Fun Fingerplays - The Airplane
The airplane has great big wings, it's propeller spins around.
(arms outstretched - one arm circles around)
The plane goes up, the plane goes down.
(lift arms)(lower arms)
The plane flies high all over the town.
(arms outstretched and turn body around)
Pigella's Racing Car Snacktivity
An adult mixes the cream cheese with a few drops of red food coloring until smooth. The child then spreads the cream cheese onto the graham cracker and places two pretzels at the bottom for wheels. Choose a number and outline it on the cracker with the raisins. Please don't race when you eat this car!
Miss Pennypack's Pointers
Riding in a plane, train, or car is a treat but...
The healthy way to go is to use your feet.
Walking here and there is great exercise,
It builds strong muscles in legs and thighs.
You can walk fast or be very slow...
Just keep on walking and go...go...go.
I am always looking for ways to incorporate instruments into my lessons with young children. Instruments make a fun addition to any song or activity, and they can also serve as effective aids in teaching a particular skill or concept.
Take shakers, for instance. I use bright, multi-colored egg shakers and chiquitas (egg shakers with handles) on a regular basis for several reasons:
a) they fit right into my students' little hands
b) virtually no skill is required (Shakers sound good no matter what!)
c) they can be worked seamlessly into many goal-based activities.
In fact, I've written several songs based on the use of shakers. While some are just for fun, others have a specific objective in mind. Shakers, Up High! is an example of the latter; this song combines shaker playing, color identification, taking turns, and following directions. Sounds complicated, right? Well actually, it couldn't be any simpler.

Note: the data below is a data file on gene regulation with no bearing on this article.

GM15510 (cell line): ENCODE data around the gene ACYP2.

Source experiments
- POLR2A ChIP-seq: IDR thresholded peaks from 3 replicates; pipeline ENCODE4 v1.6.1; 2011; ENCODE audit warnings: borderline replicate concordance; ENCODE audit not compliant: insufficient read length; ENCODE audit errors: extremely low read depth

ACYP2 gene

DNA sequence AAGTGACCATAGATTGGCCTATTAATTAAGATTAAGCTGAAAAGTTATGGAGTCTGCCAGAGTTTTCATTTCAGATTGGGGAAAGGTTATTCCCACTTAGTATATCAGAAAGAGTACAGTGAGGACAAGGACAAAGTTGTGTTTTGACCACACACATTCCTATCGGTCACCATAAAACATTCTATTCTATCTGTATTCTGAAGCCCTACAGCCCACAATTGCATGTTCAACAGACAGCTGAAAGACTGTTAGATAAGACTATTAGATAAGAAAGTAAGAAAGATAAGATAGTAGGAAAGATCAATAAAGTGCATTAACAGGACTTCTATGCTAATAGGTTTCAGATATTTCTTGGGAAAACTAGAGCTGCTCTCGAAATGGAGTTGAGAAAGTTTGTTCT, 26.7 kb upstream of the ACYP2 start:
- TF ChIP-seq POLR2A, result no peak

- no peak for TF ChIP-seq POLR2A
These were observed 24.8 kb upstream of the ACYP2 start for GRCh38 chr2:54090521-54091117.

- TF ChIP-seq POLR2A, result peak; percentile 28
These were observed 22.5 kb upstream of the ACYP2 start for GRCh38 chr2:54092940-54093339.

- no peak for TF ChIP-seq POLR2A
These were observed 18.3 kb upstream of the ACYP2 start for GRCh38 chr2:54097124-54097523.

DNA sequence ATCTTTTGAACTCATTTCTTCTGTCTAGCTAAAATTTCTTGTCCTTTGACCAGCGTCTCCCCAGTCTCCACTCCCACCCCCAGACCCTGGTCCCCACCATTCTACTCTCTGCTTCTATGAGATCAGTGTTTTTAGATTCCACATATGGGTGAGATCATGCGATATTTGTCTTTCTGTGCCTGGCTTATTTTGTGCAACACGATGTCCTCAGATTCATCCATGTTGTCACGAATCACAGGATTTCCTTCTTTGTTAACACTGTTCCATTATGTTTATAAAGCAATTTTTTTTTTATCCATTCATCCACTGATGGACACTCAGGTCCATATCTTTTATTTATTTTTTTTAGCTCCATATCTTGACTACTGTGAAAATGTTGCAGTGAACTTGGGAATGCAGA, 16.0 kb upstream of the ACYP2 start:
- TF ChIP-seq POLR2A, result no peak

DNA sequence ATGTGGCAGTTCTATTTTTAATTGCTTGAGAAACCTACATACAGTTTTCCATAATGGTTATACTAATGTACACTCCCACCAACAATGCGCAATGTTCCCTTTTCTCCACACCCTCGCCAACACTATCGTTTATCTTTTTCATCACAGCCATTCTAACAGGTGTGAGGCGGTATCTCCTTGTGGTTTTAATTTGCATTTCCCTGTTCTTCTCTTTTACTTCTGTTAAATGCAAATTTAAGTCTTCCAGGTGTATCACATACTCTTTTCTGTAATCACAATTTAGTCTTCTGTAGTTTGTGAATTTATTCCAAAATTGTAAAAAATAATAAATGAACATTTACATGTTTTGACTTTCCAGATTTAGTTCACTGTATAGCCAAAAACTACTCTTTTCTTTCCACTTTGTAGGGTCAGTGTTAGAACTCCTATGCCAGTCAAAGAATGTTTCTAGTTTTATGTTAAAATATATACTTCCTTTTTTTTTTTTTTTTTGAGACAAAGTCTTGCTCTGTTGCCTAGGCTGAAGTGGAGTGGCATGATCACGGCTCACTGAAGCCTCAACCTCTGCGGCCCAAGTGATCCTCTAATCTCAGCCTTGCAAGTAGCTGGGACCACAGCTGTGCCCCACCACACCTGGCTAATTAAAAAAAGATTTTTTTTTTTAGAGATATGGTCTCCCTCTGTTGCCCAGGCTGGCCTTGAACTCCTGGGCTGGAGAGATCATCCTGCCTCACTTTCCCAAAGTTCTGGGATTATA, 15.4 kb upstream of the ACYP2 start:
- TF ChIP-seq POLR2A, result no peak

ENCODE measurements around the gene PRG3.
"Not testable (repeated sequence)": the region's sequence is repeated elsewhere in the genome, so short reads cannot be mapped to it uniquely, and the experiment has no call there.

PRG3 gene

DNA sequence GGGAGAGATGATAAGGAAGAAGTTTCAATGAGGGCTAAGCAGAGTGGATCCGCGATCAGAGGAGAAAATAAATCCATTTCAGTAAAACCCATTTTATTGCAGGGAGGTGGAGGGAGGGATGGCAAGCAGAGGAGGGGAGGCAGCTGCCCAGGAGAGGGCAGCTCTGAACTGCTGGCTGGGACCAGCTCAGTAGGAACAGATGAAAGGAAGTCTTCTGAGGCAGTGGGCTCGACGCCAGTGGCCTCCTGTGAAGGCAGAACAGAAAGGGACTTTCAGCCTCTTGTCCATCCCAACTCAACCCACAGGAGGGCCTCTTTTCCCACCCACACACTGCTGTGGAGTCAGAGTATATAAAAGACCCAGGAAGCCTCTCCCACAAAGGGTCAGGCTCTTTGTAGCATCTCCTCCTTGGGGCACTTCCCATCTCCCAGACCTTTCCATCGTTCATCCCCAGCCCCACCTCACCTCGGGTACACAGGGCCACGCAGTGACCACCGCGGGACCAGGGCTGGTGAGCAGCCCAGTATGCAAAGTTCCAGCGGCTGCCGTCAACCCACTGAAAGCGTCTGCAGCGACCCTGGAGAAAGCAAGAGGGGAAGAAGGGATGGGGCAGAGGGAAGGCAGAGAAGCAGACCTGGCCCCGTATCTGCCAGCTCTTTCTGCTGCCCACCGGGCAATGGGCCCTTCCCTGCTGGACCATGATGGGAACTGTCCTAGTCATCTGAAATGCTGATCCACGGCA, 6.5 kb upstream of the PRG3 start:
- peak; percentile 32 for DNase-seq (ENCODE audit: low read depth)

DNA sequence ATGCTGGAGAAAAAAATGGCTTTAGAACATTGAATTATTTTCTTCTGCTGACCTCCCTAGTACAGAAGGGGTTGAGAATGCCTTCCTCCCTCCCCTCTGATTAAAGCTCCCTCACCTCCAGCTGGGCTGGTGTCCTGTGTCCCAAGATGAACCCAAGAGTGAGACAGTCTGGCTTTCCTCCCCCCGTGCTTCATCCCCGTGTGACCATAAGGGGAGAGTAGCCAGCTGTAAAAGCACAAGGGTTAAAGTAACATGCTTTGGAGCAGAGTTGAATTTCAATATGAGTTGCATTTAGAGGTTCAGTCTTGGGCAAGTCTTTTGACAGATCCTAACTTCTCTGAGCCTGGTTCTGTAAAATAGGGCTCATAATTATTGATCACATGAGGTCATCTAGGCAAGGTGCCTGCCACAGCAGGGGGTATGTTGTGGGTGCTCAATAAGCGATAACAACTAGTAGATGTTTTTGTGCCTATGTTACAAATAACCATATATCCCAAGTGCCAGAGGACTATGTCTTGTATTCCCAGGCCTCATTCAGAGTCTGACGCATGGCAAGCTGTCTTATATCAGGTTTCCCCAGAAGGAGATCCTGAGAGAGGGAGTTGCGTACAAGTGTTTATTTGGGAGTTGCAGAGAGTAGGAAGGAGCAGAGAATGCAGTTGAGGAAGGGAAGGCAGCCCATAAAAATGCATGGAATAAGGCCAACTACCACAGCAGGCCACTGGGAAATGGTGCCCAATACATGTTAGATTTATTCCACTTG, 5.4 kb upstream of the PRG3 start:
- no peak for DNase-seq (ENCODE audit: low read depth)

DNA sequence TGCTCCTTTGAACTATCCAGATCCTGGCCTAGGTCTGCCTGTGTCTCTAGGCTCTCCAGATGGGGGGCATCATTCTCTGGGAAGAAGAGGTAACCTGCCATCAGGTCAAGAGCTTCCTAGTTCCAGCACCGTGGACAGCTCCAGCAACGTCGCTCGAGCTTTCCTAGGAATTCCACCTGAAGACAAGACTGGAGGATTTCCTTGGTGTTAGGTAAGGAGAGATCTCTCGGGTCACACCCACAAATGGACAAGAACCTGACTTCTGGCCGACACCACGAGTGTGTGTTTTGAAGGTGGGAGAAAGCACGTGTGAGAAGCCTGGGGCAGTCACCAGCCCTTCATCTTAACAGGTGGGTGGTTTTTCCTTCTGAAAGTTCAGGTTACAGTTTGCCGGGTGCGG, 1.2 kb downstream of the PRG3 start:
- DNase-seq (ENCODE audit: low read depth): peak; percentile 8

Everyone gets a shaker, which could be one of five colors (or more/less, depending on the shakers you have on hand). The students play their shakers throughout the song, holding it high in the air when his or her color is called. Listening is key to this activity!
For students who are just beginning to learn colors, it is helpful to include a visual (either a card displaying each color or an actual shaker) when naming the different colors in the song. I always change up the order in which I name them, just to keep everyone on their toes.
Dr. Suess' imagination and his whimsical rhyming stories have become a staple of childhood for millions of people. His books bridge gaps between generations, allowing parents to share their favorite characters with their children. The 250 words that comprise the Cat in the Hat were a major breakthrough to help fight illiteracy in schools. Beginning reader books were no longer uninteresting as that trouble making, hat sporting, friendly feline lead the way into Dr. Suess' world.
With over 40 books published throughout his career, Suess, touched on various political views incorporating them into his stories. Environmental concern is apparent in The Lorax, while anti-consumerism is touched on in How the Grinch Stole Christmas!, and The Sneetches preaches equality. Dr. Suess managed to keep the books light-hearted and interesting for young readers, yet make them deeper than the typical Dick and Jane books of the time.
So raise your glass to honor the day
the Cat in the Hat had asked to play.
On the second of March, it's Suess' birthday!
Read your favorite Suess books
in your comfy book nook
and remember the one that made reading fun.
Happy Birthday, Dr. Seuss
(Sing to the Tune of If You're Happy and You Know It)
There’s a wocket in your pocket, Dr. Suess
There are red and blue fish, green fish in there, too